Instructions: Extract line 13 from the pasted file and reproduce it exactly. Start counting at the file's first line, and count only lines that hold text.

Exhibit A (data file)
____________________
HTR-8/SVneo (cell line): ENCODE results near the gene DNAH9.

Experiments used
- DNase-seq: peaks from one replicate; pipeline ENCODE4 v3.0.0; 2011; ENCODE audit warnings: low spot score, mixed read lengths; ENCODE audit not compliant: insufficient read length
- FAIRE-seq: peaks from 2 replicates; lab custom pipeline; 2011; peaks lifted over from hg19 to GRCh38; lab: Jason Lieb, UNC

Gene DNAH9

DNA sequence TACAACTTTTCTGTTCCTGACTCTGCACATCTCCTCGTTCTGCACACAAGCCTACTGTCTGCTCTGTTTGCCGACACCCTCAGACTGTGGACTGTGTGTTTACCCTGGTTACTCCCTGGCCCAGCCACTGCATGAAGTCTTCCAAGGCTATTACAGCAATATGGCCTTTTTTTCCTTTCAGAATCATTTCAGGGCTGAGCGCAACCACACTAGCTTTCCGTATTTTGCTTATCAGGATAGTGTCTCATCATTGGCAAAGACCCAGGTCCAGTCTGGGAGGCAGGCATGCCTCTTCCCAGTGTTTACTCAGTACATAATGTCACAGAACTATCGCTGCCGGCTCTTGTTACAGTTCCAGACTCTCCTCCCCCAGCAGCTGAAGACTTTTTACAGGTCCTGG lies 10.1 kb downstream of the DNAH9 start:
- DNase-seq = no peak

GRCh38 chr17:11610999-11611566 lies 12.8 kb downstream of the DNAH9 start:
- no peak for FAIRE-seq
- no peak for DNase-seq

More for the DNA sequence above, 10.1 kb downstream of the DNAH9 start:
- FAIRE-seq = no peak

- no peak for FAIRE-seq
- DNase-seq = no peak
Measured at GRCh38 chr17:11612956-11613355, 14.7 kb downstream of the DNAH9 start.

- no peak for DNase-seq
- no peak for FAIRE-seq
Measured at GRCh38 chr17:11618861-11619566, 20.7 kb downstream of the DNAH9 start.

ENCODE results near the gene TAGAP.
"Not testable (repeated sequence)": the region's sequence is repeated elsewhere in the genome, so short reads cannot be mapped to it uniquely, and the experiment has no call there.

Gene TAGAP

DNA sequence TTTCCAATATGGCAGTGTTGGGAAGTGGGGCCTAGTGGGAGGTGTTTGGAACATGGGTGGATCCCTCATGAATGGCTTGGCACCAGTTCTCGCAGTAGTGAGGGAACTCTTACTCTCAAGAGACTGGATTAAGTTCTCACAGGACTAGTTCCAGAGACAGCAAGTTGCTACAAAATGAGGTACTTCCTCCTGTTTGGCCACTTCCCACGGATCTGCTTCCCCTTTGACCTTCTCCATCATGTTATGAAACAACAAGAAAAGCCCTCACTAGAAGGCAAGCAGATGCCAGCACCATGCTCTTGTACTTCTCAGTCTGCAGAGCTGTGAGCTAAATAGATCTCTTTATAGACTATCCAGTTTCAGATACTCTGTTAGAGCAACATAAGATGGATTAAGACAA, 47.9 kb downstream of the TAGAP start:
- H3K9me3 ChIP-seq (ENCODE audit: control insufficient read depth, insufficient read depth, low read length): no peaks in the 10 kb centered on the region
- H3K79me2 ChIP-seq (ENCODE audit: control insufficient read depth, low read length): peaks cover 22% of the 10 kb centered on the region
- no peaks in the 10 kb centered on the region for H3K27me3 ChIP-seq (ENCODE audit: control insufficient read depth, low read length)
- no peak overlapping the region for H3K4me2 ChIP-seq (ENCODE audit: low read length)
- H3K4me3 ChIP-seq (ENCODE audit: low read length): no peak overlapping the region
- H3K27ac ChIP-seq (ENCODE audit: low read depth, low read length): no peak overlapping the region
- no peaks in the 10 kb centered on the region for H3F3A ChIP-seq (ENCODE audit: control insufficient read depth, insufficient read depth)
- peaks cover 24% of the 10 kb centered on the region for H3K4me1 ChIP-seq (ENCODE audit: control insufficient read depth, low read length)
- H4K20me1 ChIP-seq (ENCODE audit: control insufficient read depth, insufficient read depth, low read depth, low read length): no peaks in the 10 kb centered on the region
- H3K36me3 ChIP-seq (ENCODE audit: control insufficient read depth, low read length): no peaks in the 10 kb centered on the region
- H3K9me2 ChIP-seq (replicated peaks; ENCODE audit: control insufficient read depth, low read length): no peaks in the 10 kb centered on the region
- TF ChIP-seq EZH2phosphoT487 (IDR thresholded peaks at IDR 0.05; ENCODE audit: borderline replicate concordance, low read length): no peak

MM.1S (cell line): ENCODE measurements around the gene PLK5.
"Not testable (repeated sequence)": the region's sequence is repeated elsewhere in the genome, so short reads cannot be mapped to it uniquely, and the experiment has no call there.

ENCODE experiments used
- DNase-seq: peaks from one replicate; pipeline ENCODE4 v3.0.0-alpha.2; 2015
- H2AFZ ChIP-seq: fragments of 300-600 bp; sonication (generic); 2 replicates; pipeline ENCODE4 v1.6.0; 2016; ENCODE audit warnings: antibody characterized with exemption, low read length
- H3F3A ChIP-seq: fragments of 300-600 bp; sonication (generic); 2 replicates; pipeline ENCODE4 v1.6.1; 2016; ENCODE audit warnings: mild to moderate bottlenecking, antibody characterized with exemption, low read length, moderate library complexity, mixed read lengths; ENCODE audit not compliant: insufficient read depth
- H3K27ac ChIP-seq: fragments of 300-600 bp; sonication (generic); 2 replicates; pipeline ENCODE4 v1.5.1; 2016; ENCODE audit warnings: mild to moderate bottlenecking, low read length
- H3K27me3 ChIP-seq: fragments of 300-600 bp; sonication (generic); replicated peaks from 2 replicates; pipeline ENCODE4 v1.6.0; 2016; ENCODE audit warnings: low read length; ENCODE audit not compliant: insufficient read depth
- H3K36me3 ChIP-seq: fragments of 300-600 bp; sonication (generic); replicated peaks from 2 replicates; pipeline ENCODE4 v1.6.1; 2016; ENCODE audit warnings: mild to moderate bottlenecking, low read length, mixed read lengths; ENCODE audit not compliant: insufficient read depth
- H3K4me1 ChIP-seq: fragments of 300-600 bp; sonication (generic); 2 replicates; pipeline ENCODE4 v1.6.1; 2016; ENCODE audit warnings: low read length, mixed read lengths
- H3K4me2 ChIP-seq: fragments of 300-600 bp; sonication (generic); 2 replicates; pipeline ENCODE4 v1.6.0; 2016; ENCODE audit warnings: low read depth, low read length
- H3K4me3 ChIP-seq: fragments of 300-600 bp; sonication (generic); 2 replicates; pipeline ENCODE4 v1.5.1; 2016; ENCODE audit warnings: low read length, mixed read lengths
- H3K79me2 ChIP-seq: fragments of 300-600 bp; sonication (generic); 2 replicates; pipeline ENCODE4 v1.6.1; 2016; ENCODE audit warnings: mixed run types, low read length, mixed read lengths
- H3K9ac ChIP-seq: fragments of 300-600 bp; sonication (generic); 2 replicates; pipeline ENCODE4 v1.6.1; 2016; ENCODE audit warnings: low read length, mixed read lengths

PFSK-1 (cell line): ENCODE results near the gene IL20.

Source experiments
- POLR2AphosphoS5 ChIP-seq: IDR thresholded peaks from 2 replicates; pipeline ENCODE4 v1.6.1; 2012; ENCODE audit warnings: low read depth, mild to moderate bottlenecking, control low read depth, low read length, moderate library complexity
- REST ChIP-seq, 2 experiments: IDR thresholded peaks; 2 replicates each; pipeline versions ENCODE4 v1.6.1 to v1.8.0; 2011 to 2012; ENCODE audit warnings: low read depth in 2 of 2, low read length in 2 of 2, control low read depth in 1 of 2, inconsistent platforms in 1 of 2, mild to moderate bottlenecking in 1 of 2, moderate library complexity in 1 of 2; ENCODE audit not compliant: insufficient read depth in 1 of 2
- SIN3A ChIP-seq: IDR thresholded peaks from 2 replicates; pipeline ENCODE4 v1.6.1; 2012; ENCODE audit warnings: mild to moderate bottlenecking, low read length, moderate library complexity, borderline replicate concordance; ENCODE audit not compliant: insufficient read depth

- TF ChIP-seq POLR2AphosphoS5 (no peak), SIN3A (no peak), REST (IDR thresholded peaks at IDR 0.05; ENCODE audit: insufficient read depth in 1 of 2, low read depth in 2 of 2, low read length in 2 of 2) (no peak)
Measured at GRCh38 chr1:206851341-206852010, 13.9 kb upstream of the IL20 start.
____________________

- no peak for FAIRE-seq